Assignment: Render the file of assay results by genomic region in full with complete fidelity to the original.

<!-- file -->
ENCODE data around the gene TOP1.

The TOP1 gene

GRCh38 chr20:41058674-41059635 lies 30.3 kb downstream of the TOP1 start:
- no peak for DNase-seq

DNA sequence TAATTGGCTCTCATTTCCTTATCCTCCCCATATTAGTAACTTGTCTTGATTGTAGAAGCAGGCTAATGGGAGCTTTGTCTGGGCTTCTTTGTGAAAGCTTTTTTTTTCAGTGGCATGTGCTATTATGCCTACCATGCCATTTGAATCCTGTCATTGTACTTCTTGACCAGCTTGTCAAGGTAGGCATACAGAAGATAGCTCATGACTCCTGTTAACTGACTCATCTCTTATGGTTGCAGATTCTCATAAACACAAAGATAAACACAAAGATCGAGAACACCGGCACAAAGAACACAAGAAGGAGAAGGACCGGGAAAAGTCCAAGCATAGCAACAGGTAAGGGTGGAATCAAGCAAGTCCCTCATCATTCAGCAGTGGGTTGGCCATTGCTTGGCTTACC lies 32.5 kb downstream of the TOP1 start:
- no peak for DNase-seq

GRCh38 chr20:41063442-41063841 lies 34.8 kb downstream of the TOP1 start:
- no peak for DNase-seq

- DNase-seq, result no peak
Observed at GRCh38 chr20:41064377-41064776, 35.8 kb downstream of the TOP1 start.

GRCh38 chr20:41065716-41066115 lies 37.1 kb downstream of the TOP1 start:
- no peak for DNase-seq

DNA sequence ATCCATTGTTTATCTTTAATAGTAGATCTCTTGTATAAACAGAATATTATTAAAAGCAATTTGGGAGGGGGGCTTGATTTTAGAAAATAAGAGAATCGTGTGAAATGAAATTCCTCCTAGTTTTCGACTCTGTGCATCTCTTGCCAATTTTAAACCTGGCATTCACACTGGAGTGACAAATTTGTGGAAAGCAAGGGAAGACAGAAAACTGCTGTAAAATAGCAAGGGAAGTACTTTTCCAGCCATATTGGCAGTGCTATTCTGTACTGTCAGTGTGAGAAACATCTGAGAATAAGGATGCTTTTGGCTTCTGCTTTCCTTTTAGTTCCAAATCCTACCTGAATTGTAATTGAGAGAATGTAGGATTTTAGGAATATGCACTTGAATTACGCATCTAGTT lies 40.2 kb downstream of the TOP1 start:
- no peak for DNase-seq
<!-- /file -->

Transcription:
ENCODE data around the gene TOP1.

The TOP1 gene

GRCh38 chr20:41058674-41059635 lies 30.3 kb downstream of the TOP1 start:
- no peak for DNase-seq

DNA sequence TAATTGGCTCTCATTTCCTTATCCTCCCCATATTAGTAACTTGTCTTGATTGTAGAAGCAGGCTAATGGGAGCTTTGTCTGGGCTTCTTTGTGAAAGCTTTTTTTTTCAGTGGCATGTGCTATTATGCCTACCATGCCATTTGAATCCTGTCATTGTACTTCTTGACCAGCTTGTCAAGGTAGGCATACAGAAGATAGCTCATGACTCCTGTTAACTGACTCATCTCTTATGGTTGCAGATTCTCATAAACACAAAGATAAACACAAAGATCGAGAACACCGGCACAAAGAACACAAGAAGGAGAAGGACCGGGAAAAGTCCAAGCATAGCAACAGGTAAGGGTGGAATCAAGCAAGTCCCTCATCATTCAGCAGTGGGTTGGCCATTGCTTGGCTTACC lies 32.5 kb downstream of the TOP1 start:
- no peak for DNase-seq

GRCh38 chr20:41063442-41063841 lies 34.8 kb downstream of the TOP1 start:
- no peak for DNase-seq

- DNase-seq, result no peak
Observed at GRCh38 chr20:41064377-41064776, 35.8 kb downstream of the TOP1 start.

GRCh38 chr20:41065716-41066115 lies 37.1 kb downstream of the TOP1 start:
- no peak for DNase-seq

DNA sequence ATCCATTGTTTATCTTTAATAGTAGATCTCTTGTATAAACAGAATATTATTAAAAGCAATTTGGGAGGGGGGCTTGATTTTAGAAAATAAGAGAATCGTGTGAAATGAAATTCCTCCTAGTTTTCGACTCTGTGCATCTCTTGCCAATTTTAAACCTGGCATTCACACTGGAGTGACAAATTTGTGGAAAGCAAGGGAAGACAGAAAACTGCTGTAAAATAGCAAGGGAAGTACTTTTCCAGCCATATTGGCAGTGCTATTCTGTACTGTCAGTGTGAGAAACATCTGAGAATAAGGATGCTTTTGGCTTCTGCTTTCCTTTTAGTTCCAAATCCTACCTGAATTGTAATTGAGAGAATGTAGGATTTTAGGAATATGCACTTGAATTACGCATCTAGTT lies 40.2 kb downstream of the TOP1 start:
- no peak for DNase-seq